Ellis G. Willmore, Plaintiff-appellant, v. Clyde D. Wimmer; Robert Bendall; Sam Ellis; Robertbagshaw; Darrell Mullins; W.a. O'brien; Lanceembrey; James Garrison, Defendant-appellees,ellis G. Willmore, Plaintiff-appellant, v. Clyde D. Wimmer; Robert Bendall; Sam Ellis; Robertbagshaw; Darrell Mullins; W.a. O'brien; Lanceembrey; James Garrison, Defendant-appellees,ellis G. Willmore, Plaintiff-appellant, v. Clyde D. Wimmer; Robert Bendall; Sam Ellis; Robertbagshaw; Darrell Mullins; W.a. O'brien; Lanceembrey; James Garrison, Defendant-appellees, 812 F.2d 1402 (4th Cir. 1987)Annotate this Case
Thomas Woehrle (Hoeting, Tuttle & Woehrle, P.C., on brief), for appellant.
John J. Brandt, Kevin L. Locklin (Slenker, Brandt, Jenning & Johnston, on brief), for appellee.
Before WINTER, Chief Judge, SPROUSE, Circuit Judge, and BUTZNER, Senior Circuit Judge.
Ellis G. Willmore appeals from the district court's grant of summary judgment in favor of Clyde D. Wimmer, Robert Bendall, Sam Ellis, Robert Bagshaw, Darrell Mullins, W.C. O'Brien, Lance Embrey and James Garrison. The district court held that Willmore, in complaining of the defendants' dilatory procedures in the granting of building permits, failed to state a constitutional claim under either 42 U.S.C. §§ 1983 or 1985(3). We affirm.1
Willmore is a builder who, at the time the complaint was filed, was constructing town houses in a Manassas, Virginia, subdivision. The defendants are all officials of the City of Manassas. The underlying controversy between Willmore and the City involved a prolonged dispute over the issuance of building permits. With the exception of certain plumbing permits, Willmore eventually received all the permits he requested. According to the City, it refused to approve Willmore's applications for plumbing permits because he had not submitted diagrams and plans it had requested.
In January 1985, Willmore filed actions against the City and various City officials in both state and federal court.2 The complaints alleged that the defendants unconstitutionally deprived Willmore of property by delaying the issuance of building permits. The parties settled their differences in May 1985, but shortly thereafter the City stopped Willmore's construction because he still had not submitted the plumbing diagrams--information the City required before it would issue the still-pending plumbing permits. The City's "stop work" order was upheld by a Virginia state court in August 1985. The court's decree required Willmore to cease work until he submitted the required plumbing diagrams. The court's decree also ordered the City to issue the plumbing permits to Willmore if the City found his diagrams in compliance with its regulations. Willmore subsequently submitted the diagrams and the City issued the permits.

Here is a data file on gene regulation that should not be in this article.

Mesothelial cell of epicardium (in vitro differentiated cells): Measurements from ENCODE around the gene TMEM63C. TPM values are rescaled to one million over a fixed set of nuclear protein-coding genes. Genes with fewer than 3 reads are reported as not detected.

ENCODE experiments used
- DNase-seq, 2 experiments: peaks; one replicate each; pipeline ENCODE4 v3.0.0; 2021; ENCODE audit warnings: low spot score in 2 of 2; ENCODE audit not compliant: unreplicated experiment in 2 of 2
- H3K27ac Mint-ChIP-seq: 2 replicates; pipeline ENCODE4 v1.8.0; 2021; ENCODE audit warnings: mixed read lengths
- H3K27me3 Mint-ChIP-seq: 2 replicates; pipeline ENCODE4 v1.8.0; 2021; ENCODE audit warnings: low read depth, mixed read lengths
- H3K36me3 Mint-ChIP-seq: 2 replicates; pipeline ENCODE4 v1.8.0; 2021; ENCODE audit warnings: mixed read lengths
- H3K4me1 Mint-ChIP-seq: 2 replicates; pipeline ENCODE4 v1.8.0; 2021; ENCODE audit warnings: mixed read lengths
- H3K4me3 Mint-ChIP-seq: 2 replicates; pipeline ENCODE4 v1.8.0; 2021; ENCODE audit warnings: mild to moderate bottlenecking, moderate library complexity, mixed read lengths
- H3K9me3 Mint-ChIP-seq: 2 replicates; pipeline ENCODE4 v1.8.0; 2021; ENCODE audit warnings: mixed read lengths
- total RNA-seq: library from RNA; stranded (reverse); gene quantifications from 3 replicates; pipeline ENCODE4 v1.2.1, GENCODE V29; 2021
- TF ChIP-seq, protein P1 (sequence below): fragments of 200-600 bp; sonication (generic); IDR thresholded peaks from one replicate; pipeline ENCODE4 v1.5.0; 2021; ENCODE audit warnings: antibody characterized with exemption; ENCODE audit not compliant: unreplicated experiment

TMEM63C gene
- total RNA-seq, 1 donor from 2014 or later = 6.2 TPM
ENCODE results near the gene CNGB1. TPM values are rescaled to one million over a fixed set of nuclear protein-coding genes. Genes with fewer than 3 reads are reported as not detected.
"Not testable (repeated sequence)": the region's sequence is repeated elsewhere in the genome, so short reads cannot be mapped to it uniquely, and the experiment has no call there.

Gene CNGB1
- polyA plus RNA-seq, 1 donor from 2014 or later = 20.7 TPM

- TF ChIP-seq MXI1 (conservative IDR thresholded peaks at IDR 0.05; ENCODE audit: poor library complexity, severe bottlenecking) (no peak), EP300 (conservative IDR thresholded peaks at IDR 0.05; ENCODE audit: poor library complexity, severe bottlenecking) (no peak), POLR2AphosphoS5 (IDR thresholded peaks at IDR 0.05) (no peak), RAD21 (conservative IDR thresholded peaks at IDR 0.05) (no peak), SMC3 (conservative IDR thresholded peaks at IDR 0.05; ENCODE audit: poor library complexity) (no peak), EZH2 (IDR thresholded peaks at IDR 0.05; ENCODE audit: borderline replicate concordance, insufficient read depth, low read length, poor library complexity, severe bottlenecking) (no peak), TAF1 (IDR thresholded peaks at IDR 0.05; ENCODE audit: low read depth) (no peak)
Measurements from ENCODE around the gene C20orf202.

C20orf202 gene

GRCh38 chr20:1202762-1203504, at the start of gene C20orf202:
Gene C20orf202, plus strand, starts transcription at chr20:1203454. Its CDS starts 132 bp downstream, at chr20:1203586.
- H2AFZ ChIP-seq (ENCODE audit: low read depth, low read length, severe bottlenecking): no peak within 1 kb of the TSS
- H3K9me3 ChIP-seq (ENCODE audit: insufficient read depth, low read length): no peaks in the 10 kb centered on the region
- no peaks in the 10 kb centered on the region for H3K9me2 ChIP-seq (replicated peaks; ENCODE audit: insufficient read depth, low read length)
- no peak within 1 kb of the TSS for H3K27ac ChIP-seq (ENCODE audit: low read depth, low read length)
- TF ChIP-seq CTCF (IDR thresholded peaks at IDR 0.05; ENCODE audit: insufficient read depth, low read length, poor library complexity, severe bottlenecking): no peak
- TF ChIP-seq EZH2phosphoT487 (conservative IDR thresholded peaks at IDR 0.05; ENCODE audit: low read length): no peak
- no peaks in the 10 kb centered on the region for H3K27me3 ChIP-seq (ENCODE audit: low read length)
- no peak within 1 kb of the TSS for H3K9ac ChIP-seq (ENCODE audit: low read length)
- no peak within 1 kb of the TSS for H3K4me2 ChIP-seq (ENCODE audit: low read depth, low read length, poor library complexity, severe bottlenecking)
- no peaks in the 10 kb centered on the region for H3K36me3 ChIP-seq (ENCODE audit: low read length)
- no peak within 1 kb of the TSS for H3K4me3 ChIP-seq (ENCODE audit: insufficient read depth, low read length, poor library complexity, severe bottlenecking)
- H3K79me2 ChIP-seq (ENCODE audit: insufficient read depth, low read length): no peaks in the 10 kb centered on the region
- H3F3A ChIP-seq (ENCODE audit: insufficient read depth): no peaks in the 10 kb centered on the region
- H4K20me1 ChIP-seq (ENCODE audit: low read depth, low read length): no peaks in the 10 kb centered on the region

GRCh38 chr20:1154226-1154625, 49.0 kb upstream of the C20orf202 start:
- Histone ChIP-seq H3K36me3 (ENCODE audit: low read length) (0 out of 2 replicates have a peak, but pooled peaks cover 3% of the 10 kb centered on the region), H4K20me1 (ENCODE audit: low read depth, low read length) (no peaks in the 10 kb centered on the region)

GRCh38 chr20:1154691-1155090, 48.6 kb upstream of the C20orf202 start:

In the meantime, Willmore brought this Sec. 1983 action in federal district court in August 1985. Willmore initially alleged numerous constitutional violations, but during oral argument on the defendants' summary judgment motion, and on this appeal, he bases his constitutional claim only on the City officials' denial of his procedural due process rights.
Assuming without deciding that Willmore has a constitutionally protected property right in obtaining the building permits, we agree with the district court that Willmore failed to state a viable Sec. 1983 claim. Not only was an adequate post-deprivation remedy available in the state system, but Willmore was pursuing his state remedy concurrently with his federal action. We also agree with the district court that Willmore failed to state a claim under Sec. 1985(3) because his allegations are insufficient to support a claim of class-based discrimination.
The judgment of the district court is, therefore, affirmed.
Prior to oral argument, the parties filed a number of motions. Wimmer moved to modify the appellate record, while Willmore moved to strike part of Wimmer's brief or, in the alternative, to supplement the record. Willmore also moved for leave to file a reply to other Wimmer materials. All of these motions are denied
With the exception of Clyde Wimmer, these actions named different City officials as party defendants